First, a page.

In the months since the COVID-19 pandemic began, we have witnessed a lack of leadership and coordination in response from the White House. As a result, states have been forced to make tough decisions to handle the crisis. Some states are delaying the reopening of their economic activities, and many are issuing mask policies to prevent the spread of COVID-19. While President Trump and his supporters are downplaying the importance of wearing masks to scale down the spread of COVID-19, big retail shops such as Walmart, Kroger, Meijer, Target, and Kohl’s are leading by requiring all customers to wear masks.
The Trump administration is out of touch with the communities affected by COVID-19. As cases of COVID-19 keep increasing, President Trump and his secretary of education, Betsy DeVos, are insisting that our children will be back in school in person, no matter what.
As everyone is scrambling to figure out what the future holds, pharmaceutical companies are racing to get better medication to treat an outpouring of COVID-19 patients, and scientists are searching for a vaccine. While President Trump refuses to lead the COVID-19 response, states and retail shops are leading on their own. But there is an undeniable missing link in the COVID-19 response: voices from the community that has already helped the world navigate an ongoing epidemic.
Communities affected by HIV and AIDS did not wait for an invitation: They have been active, using their experience and resilience dealing with HIV and AIDS, speaking up, and organizing as the COVID-19 crisis unfolds. Though in the United States the HIV medication supply chain has remained stable, in other parts of the world, the COVID-19 crisis has caused many disruptions, making it hard for some communities to access their medications. Lockdowns have deprived people affected by HIV and AIDS of the ability to meet with their health care providers as well as other members of communities affected by HIV and AIDS for support.
The Global Network of People living with HIV (GNP+) released a survey in July seeking to find out how communities affected by HIV are stepping in to fill the gap to ensure that people with HIV have access to essential services. From India to Kenya, HIV-affected communities have taken the lead. They have used bicycles to deliver antiretroviral therapy, sexual and reproductive health products, food packages, and masks to those who need them. In East Africa, communities affected by HIV and AIDS have been raising awareness of the need to increase access to sexual and reproductive health information, services, and products as essential services.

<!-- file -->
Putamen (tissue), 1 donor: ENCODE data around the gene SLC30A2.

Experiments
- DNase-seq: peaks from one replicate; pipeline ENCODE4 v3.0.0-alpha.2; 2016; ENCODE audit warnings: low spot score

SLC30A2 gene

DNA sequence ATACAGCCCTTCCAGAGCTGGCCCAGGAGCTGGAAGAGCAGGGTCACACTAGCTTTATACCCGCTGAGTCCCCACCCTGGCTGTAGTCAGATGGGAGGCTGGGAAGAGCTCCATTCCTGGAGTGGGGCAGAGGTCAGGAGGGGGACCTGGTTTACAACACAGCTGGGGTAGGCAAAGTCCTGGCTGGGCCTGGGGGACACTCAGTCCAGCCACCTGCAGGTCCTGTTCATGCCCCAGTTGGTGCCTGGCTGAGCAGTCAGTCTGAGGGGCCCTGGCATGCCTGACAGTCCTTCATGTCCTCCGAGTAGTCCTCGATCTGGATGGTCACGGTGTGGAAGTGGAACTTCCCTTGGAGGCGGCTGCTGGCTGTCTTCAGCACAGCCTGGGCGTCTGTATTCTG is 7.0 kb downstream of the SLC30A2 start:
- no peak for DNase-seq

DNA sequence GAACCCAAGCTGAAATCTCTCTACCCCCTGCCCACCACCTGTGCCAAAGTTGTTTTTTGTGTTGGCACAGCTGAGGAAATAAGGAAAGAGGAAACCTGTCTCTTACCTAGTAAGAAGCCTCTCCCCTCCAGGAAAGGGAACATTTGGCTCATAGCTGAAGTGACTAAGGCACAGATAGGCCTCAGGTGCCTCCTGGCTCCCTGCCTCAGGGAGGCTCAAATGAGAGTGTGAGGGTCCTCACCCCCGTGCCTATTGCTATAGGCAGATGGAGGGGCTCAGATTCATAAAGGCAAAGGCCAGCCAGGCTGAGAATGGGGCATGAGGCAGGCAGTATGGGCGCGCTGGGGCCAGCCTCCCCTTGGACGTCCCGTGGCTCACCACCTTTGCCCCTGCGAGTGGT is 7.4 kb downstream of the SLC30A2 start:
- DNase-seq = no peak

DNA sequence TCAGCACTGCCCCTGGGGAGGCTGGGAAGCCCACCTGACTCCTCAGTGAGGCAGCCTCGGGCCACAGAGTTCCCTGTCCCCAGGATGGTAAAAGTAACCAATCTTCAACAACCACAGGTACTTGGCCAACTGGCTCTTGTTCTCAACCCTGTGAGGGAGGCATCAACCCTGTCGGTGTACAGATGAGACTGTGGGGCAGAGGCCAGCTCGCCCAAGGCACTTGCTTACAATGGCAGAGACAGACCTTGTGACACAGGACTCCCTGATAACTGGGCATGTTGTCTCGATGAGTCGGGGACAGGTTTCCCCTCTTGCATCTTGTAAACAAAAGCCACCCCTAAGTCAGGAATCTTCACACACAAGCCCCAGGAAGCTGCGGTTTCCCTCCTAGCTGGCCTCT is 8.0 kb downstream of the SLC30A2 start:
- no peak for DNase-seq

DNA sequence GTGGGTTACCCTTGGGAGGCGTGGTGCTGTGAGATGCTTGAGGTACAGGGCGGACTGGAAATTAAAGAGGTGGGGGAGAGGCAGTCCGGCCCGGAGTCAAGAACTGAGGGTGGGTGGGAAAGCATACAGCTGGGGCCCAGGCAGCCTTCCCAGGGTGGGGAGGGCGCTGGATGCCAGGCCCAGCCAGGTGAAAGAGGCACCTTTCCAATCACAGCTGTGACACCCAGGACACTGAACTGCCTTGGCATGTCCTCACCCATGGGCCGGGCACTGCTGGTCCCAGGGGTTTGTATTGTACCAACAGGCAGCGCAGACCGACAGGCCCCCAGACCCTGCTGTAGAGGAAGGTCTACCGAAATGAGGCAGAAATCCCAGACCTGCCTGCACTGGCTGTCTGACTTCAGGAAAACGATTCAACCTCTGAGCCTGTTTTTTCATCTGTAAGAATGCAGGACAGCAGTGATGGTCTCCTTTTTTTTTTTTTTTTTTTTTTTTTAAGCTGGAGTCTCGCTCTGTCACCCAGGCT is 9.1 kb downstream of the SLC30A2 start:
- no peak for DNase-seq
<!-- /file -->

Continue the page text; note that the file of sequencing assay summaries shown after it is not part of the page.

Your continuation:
Others around the world are using their online platforms to dismantle COVID-19–related fake news and conspiracy theories. In a press release, GNP+ members urged UNAIDS board members to recognize communities affected by HIV and AIDS as leaders and to meaningfully engage them in the COVID-19 response.
So, despite all this boots-on-the-ground work, why do politicians and leaders ignore these voices in response to the pandemic?
The Resilience of Those in the Fight
People living with and fighting against HIV have been around for over 40 years and have built a robust movement. In 1983, the pioneers of the AIDS movement demanded to be treated as human beings. They led the way and created a vision known as the Denver Principles, a series of statements affirming the rights and humanity of people living with HIV. Though many died along the way without seeing a day when HIV treatment became available, their resilience was transmitted to the movement of communities affected by HIV and AIDS. It is with the spirit of the Denver Principles that communities affected by HIV fought back to make treatment access universal.
Recently, members of communities affected by HIV led by Bruce Richman of Prevention Access Campaign cracked the code. They shared with the world that over the years, research has proved that people living with HIV with an undetectable viral load cannot transmit HIV via sex. This proved that we can end the AIDS epidemic if only we address HIV-related racism, stigma, discrimination, and criminalization; increase HIV testing; and address barriers preventing communities affected by HIV from accessing HIV services.
Bruce Richman crafted a catchy jingle: undetectable equals untransmittable, a.k.a. U=U. Bingo! Again, communities affected by HIV defied the status quo and defined their destiny. From the Denver Principles to U=U, communities affected by HIV and AIDS have proved that they are leaders.
Longevity in Community Mobilization and Organization
Communities affected by HIV are organized, tireless, persistent advocates with a robust infrastructure and established platforms such as national and international campaigns, podcasts, magazines, and established alliances and partnerships with a wide range of actors.
Given all these reasons, communities affected by HIV are well-placed to provide their insights for COVID-19 prevention, vaccine, treatment, care, and human rights protection.
There is no need to reinvent the wheel. Communities affected by HIV have been around for four decades. They know how to do the work of amplifying community voices. It is critical that the global donors, United Nations agencies, and U.S. administration extend their political support and allocate necessary resources to these communities to respond to COVID-19.